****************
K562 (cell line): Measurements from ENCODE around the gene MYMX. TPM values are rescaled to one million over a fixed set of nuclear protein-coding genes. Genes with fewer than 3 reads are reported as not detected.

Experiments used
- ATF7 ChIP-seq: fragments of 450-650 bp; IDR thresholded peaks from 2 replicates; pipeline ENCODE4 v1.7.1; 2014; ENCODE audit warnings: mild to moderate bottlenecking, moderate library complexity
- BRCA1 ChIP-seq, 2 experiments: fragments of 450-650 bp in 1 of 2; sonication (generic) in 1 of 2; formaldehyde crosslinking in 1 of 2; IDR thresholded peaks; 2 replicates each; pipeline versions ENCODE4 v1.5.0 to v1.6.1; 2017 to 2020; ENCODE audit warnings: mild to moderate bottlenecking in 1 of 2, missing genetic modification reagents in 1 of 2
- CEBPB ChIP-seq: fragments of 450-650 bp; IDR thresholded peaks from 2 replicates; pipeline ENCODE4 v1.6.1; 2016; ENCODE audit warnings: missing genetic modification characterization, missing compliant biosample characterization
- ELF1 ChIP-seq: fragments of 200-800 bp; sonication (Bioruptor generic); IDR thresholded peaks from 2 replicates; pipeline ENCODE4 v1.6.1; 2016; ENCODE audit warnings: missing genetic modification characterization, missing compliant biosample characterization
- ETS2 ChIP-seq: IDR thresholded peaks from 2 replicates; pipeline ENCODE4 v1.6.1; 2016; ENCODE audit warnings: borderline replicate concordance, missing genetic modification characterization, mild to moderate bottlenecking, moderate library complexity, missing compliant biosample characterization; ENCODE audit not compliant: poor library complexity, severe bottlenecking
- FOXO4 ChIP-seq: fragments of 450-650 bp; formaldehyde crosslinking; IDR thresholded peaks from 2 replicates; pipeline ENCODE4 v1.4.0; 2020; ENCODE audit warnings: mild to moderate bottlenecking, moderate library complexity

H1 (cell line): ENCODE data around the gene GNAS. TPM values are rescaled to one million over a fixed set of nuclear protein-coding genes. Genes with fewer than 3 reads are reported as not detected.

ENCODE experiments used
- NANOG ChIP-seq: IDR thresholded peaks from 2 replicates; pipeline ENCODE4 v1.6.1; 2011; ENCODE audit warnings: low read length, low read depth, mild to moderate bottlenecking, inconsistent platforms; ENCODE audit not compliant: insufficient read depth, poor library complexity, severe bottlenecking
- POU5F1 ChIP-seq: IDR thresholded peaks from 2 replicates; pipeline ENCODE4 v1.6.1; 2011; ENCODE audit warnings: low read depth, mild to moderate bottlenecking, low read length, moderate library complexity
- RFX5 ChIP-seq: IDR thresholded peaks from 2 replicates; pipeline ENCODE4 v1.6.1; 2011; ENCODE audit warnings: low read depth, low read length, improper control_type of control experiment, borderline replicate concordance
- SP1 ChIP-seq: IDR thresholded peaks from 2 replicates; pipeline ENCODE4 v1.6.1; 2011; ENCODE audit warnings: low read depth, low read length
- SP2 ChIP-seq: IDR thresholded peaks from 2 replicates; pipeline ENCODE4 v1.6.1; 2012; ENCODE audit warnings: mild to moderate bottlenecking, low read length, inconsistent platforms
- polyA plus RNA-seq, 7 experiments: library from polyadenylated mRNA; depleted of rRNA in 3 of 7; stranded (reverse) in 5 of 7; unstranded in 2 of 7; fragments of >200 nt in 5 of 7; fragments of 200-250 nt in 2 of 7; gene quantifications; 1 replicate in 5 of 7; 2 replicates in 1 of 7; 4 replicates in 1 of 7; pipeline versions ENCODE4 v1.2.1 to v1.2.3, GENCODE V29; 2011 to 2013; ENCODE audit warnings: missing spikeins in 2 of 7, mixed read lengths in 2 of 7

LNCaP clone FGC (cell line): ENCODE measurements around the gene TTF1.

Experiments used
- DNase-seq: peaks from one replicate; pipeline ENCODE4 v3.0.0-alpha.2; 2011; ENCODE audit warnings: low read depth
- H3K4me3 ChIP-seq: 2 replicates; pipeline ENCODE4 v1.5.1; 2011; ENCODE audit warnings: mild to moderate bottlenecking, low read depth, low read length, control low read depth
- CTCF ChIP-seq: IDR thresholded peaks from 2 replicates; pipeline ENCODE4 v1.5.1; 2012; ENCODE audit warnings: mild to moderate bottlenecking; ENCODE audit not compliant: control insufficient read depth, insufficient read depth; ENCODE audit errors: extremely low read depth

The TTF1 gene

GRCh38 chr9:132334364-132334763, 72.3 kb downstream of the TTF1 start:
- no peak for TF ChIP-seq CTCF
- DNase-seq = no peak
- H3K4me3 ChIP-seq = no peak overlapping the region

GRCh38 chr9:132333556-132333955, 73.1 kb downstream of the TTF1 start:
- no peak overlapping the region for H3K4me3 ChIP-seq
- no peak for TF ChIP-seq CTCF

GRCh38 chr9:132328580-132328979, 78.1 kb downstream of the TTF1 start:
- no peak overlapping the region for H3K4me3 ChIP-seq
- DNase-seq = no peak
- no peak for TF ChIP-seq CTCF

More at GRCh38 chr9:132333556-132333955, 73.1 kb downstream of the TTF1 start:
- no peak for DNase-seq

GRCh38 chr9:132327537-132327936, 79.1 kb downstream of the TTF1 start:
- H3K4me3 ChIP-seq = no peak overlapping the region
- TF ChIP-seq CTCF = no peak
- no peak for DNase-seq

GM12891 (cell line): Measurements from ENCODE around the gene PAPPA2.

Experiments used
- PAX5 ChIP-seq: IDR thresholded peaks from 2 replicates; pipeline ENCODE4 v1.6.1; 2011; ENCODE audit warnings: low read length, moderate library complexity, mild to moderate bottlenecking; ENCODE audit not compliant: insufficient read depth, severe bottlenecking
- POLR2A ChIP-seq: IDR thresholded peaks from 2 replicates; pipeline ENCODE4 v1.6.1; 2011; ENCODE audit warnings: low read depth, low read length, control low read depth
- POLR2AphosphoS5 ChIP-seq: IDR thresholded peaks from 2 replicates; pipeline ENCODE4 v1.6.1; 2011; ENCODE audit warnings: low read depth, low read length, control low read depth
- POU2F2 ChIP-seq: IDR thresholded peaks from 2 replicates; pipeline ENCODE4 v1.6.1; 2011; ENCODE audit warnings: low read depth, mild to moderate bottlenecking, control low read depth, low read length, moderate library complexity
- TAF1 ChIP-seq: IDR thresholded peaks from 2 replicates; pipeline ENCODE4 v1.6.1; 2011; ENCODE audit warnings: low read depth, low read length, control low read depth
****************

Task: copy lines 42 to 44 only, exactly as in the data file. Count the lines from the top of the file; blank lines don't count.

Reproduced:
- PAX5 ChIP-seq: IDR thresholded peaks from 2 replicates; pipeline ENCODE4 v1.6.1; 2011; ENCODE audit warnings: low read length, moderate library complexity, mild to moderate bottlenecking; ENCODE audit not compliant: insufficient read depth, severe bottlenecking
- POLR2A ChIP-seq: IDR thresholded peaks from 2 replicates; pipeline ENCODE4 v1.6.1; 2011; ENCODE audit warnings: low read depth, low read length, control low read depth
- POLR2AphosphoS5 ChIP-seq: IDR thresholded peaks from 2 replicates; pipeline ENCODE4 v1.6.1; 2011; ENCODE audit warnings: low read depth, low read length, control low read depth